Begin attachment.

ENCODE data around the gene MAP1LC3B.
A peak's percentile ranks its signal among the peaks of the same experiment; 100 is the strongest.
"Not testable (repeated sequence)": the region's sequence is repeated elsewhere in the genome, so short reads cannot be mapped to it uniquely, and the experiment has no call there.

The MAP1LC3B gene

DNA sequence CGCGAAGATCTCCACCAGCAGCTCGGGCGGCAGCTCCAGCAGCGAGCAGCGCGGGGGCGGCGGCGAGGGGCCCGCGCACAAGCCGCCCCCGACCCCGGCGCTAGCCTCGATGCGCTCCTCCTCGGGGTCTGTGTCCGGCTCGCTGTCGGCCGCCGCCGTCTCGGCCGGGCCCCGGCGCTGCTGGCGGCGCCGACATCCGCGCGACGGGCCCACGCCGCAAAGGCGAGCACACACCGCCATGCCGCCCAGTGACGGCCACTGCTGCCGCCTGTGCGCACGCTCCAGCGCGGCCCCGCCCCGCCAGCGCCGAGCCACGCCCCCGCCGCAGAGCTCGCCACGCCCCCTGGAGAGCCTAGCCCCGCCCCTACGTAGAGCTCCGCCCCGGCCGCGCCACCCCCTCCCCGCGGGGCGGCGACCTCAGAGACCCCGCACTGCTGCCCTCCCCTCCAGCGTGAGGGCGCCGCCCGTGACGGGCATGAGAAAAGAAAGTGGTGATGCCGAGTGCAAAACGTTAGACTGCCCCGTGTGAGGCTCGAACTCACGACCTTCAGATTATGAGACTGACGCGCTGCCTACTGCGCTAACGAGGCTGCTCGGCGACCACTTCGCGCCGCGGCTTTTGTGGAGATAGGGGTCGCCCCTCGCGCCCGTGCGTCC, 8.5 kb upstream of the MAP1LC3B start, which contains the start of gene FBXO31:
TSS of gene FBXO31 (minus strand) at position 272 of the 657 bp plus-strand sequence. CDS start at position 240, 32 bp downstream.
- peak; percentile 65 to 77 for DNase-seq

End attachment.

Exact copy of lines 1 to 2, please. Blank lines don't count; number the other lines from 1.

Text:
ENCODE data around the gene MAP1LC3B.
A peak's percentile ranks its signal among the peaks of the same experiment; 100 is the strongest.